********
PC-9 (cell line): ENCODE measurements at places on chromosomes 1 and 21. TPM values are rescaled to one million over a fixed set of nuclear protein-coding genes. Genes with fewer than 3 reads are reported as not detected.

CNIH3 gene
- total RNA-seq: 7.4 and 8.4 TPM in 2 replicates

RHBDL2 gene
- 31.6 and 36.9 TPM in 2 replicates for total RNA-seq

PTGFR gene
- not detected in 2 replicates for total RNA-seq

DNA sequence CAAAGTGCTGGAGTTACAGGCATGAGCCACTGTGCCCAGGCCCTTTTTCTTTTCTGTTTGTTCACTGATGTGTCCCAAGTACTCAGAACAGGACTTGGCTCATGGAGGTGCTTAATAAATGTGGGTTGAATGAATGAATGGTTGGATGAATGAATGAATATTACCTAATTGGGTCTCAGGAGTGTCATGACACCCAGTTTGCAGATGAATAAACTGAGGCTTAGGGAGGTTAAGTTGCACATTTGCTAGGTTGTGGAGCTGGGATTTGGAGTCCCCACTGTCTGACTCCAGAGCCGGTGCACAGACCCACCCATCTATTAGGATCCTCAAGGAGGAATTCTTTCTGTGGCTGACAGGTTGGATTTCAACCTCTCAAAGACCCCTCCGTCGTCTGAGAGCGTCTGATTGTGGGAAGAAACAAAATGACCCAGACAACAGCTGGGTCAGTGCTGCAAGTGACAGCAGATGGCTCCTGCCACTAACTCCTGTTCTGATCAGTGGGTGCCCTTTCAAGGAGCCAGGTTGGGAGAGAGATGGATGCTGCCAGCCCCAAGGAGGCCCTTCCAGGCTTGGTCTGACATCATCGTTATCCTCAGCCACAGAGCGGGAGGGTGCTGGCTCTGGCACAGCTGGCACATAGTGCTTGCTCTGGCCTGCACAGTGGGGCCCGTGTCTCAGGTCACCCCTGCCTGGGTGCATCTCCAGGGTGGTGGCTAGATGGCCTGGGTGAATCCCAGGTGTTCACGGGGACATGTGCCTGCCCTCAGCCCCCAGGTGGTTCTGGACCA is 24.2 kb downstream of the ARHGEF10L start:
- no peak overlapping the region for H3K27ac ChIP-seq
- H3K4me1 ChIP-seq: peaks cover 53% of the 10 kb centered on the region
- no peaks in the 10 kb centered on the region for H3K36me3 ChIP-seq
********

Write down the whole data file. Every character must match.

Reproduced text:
PC-9 (cell line): ENCODE measurements at places on chromosomes 1 and 21. TPM values are rescaled to one million over a fixed set of nuclear protein-coding genes. Genes with fewer than 3 reads are reported as not detected.

CNIH3 gene
- total RNA-seq: 7.4 and 8.4 TPM in 2 replicates

RHBDL2 gene
- 31.6 and 36.9 TPM in 2 replicates for total RNA-seq

PTGFR gene
- not detected in 2 replicates for total RNA-seq

DNA sequence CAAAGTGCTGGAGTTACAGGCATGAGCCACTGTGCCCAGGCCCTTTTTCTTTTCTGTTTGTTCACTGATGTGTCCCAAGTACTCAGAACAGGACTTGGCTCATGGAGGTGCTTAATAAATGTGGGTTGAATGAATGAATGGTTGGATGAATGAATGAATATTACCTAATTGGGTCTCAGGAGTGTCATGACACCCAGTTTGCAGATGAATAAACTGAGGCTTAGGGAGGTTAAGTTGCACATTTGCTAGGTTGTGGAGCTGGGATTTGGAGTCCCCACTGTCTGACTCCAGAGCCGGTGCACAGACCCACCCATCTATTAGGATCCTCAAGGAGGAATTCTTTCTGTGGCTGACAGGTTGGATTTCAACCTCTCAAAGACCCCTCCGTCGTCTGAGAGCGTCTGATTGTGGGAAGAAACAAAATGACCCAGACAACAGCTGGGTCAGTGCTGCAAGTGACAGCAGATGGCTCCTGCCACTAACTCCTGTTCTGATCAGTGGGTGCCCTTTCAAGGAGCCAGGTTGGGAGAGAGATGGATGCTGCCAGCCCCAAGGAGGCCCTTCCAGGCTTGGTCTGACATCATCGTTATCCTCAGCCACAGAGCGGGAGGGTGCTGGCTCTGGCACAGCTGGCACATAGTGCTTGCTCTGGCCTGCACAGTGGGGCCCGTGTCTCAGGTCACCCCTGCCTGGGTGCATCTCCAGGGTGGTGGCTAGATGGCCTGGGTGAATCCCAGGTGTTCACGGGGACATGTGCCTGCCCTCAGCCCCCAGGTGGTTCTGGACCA is 24.2 kb downstream of the ARHGEF10L start:
- no peak overlapping the region for H3K27ac ChIP-seq
- H3K4me1 ChIP-seq: peaks cover 53% of the 10 kb centered on the region
- no peaks in the 10 kb centered on the region for H3K36me3 ChIP-seq